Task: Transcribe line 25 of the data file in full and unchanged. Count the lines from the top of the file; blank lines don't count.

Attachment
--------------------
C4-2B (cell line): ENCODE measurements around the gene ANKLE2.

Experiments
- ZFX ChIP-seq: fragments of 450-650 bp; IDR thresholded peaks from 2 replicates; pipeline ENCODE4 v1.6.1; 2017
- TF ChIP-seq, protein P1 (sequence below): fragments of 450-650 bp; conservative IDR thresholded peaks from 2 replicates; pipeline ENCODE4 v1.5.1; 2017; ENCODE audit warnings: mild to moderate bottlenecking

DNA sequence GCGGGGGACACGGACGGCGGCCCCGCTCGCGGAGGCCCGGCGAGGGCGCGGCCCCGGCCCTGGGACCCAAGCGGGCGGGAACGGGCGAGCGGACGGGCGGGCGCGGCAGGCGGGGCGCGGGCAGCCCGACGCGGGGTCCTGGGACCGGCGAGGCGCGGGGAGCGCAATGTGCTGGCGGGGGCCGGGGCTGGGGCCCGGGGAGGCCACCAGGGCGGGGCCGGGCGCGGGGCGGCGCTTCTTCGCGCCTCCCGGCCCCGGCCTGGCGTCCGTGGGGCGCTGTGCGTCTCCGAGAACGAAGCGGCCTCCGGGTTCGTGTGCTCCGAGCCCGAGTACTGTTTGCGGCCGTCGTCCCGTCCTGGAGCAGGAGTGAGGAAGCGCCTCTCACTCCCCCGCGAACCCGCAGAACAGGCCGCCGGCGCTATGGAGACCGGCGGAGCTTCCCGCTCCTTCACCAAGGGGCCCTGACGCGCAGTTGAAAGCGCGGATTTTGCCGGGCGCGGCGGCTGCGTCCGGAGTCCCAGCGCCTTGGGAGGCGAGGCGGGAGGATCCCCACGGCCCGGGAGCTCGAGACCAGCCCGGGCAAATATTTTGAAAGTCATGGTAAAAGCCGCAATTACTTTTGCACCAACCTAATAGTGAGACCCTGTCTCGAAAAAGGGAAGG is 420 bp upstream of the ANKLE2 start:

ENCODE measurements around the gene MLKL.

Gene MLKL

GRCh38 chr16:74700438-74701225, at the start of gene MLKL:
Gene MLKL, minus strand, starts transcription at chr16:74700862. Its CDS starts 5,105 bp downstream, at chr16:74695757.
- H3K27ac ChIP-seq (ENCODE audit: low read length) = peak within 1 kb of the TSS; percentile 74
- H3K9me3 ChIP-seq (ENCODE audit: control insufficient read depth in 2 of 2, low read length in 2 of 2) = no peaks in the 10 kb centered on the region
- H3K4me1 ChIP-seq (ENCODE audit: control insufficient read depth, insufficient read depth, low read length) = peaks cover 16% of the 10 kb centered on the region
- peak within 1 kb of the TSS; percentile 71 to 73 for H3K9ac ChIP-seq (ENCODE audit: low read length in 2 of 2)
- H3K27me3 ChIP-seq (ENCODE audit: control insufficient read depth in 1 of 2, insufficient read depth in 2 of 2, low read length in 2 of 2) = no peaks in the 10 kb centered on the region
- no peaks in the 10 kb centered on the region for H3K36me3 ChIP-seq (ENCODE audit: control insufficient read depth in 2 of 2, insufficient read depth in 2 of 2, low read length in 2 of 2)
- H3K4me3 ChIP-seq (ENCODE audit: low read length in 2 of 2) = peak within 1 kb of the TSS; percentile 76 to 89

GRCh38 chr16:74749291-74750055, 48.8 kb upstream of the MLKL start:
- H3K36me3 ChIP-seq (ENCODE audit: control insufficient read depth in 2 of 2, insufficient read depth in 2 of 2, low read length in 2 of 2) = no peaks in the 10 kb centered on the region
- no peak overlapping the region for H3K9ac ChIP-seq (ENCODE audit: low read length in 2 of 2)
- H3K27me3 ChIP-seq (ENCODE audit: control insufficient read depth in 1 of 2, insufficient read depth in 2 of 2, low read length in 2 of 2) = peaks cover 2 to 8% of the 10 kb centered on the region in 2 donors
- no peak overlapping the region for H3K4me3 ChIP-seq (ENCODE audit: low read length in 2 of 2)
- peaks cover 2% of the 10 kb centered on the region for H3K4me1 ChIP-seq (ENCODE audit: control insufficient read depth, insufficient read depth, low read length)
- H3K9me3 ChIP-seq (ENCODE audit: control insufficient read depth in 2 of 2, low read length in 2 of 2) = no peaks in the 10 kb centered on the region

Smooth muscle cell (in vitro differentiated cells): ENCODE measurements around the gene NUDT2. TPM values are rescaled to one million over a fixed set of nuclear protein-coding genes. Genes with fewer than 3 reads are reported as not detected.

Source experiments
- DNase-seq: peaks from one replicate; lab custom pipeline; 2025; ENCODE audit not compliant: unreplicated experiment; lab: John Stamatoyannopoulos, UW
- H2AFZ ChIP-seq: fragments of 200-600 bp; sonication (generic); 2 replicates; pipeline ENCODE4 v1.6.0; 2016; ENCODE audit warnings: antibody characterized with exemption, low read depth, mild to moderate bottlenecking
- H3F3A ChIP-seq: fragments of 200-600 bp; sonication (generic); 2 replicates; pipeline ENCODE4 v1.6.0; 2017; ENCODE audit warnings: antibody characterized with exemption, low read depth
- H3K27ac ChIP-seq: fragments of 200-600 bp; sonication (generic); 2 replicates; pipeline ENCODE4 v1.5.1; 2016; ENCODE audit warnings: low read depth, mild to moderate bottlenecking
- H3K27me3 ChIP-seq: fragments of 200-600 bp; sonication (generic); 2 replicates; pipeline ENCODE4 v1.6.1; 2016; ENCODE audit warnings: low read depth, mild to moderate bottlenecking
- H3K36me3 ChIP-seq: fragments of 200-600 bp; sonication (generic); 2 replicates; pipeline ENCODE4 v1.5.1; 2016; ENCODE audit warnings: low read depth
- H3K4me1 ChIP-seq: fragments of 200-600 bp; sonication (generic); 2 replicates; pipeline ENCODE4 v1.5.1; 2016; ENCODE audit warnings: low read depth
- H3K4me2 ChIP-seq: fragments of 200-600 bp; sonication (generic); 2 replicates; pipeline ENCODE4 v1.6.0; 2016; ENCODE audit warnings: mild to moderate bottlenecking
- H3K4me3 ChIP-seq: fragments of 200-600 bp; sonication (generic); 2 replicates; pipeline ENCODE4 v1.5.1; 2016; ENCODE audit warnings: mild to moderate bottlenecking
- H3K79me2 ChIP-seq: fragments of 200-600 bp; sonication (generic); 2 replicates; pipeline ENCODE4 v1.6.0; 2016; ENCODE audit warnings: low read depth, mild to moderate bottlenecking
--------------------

Source experiments